The Unofficial Guide to Disneyland Paris is an informative, helpful, and opinionated guide to the Magic Kingdom in France. While it does take some information from guides in the series to the U.S. parks and is in desperate need of a new edition, it can still provide a Disney fan heading for Europe some good advice and suggestions for making the trip a little less expensive and stressful and a lot more fun. The book can be very tricky to find nowadays - it'll occasionally pop up in used bookstores or some of the online sites specializing in older and out-of-print books.
Wednesday, June 17, 2009
The Disneyland Encyclopedia attempts to provide all the information that a Disneyland fan might need to settle an argument or refresh his or her memory. The book provides entries for the lands, major and minor attractions, shops, restaurants, events, key people involved, and important elements of Walt Disney's original theme park, and covers everything from the Park's groundbreaking to recent times. Obviously, the book doesn't cover everything about Disneyland - a book that did so thoroughly would be a lot larger than almost 500 pages - but it attempts to cover as much as possible given the constraints of a reasonably priced one-volume set. The book gives readers several ways to access information - by alphabetical listing, by index, by citations of other entries, and (most interestingly) by a set of maps of the Park with each location noted with a letter and number code. The book also contains numerous lists about things found (or previously found) in the Park, a decent bibliography, and listing of relevant websites where readers can find additional information.
This book was a labor of love for its author, Chris Strodder, and it shows. Chris writes the book's entries in an entertaining and very accessible style; for the most part, he avoids being overwhelmingly positive or overwhelmingly cynical when writing about various elements of Disneyland, but he also manages to avoid being overly dry and refrains from being so obsessed with the minutiae of the Park that he runs the risk of boring or alienating his readers. The book is nicely illustrated with photographs from Disneyland (all in black and white, unfortunately); I particularly liked his use of photographs of windows on Main Street to illustrate his entries about Disney Legends involved in the creation of the Park and its attractions.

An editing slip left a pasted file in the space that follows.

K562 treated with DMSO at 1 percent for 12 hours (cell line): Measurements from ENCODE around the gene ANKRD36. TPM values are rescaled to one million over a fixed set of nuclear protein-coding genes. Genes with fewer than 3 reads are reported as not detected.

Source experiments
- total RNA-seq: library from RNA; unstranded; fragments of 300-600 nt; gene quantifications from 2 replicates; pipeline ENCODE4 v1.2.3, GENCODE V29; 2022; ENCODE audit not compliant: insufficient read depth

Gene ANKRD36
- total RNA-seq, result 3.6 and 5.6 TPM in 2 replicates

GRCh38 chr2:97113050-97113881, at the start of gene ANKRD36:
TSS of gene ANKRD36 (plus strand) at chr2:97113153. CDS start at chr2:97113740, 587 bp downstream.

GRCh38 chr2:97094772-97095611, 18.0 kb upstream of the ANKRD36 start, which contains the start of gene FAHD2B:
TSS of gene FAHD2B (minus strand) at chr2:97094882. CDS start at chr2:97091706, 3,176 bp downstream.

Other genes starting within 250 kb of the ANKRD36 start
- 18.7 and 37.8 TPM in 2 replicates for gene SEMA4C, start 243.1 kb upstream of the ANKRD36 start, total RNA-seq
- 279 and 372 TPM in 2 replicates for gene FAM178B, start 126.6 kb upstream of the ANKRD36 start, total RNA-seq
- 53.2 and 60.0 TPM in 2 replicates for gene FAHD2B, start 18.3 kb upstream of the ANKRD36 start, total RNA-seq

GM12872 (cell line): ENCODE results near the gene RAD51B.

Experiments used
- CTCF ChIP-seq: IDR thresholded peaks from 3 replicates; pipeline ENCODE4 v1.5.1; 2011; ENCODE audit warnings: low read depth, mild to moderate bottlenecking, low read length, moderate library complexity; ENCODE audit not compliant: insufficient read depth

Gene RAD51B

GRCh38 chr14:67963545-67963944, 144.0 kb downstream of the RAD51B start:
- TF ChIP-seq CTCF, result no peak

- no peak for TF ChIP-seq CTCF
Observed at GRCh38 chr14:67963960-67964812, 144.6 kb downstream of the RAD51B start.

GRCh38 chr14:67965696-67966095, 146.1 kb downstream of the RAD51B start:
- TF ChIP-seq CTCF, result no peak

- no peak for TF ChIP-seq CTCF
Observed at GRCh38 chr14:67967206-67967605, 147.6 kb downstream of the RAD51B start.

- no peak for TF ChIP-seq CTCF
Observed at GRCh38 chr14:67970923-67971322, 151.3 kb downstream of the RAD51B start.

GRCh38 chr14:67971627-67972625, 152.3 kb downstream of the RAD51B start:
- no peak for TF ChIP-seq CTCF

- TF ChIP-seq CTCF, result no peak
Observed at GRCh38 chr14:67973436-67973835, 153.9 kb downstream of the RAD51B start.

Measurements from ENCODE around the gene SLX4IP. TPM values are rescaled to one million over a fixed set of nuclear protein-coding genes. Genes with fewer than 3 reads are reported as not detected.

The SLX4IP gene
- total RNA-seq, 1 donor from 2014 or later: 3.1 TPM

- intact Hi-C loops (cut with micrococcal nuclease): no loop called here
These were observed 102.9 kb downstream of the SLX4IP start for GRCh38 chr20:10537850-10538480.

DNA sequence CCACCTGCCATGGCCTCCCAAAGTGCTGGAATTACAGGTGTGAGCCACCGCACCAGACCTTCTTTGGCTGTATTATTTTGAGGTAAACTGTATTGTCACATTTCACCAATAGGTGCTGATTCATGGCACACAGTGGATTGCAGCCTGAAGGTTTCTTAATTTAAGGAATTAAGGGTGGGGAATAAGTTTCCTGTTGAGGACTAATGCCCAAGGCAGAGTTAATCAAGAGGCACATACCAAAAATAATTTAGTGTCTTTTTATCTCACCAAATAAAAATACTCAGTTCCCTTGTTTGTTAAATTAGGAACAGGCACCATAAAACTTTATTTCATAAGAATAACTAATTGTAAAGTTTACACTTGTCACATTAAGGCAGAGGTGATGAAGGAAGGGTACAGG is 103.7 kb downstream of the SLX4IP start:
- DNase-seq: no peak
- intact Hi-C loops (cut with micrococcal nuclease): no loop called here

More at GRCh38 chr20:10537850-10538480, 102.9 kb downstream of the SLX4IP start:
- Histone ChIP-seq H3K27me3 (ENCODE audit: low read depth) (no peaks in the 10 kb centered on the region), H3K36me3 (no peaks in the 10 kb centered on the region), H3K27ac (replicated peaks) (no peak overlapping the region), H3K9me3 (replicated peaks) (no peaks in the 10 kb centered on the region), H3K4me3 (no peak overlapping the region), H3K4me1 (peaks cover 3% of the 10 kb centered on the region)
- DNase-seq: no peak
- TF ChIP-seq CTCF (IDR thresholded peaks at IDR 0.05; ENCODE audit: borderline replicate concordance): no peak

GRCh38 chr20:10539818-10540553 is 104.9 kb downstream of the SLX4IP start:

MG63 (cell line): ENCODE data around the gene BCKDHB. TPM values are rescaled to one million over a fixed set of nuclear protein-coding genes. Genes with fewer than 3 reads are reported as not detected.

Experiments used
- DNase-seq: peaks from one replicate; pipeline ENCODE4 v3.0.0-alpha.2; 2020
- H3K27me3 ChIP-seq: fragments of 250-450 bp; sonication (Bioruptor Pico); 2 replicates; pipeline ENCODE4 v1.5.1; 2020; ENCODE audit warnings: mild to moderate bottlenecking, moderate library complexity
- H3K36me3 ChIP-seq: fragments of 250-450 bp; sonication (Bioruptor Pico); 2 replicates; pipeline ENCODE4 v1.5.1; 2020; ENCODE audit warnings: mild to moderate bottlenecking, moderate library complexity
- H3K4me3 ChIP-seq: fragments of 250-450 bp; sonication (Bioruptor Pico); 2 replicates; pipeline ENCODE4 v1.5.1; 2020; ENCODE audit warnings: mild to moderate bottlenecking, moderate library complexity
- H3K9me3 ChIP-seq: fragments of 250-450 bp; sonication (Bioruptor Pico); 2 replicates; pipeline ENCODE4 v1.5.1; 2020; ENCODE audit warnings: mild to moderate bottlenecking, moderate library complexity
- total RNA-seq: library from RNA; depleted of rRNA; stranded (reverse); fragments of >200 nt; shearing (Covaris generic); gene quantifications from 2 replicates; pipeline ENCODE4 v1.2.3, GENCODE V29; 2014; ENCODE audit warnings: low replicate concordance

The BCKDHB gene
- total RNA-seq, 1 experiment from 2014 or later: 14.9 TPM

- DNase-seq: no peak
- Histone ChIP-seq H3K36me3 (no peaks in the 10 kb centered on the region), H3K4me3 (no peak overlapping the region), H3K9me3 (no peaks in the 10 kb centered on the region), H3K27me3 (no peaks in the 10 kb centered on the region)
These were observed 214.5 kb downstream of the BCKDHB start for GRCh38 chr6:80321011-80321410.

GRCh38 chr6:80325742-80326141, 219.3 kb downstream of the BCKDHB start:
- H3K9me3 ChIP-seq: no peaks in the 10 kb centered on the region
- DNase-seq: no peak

While overall I enjoyed The Disneyland Encyclopedia, I do have a few quibbles with the book. As you might expect with any project of this depth and breadth, there are a few errors - most of them about places and things outside of Disneyland, but I noticed that there seemed to be more mistakes about the Park near the end of the book than at the beginning (Chris was starting to run out of steam, perhaps?). Chris did a pretty good job with his research, considering he didn't use a lot of primary sources (it seems like his most of his primary source materials were old soft-cover souvenir guidebooks), but I wish that he'd taken the extra time to resolve some questions that his reference materials either didn't have answers for or had contradictory answers for. And, of course, The Disneyland Encyclopedia isn't a complete encyclopedia, by any means; there are a lot of things about the Park that aren't covered in the book or that I found myself wishing had been covered more thoroughly. That said, the book should provide the answers for most general queries fans have about the Park - and should even provide some new information for the Disneyland fan who thinks he or she knows everything.
The Disneyland Encyclopedia is an interesting and fact filled reference book about Disney's first Magic Kingdom. While it does contain a few errors and isn't an all-encompassing guide to the Park, it should be a handy reference for Disney theme park fans looking for quick answers to questions they may have while pursuing their interests. The book is sure to be a welcome addition to any Disney fan's bookshelf. The book is readily available through numerous sources online and in many brick and mortar bookstores that carry a selection of books about Disney.
Monday, May 4, 2009
Friday, April 3, 2009
Zagat Disneyland Insider's Guide (John Deiner, Staff Editor). New York: Zagat Survey LLC, 2009; 108 pp.
If there's one thing you never have to worry about when you write a blog about books related to the Disney theme parks, it's a lack of material - especially not a lack of guidebooks to the parks. Disneyland and Walt Disney World are such popular travel destinations that it seems like every publisher wants to print a guidebook to them, and more publishers add to the selection regularly. This time, we'll be looking at a new guidebook to Disneyland from a well-established publisher of restaurant reviews and see how useful their reviews of an entire theme park might be to the average visitor.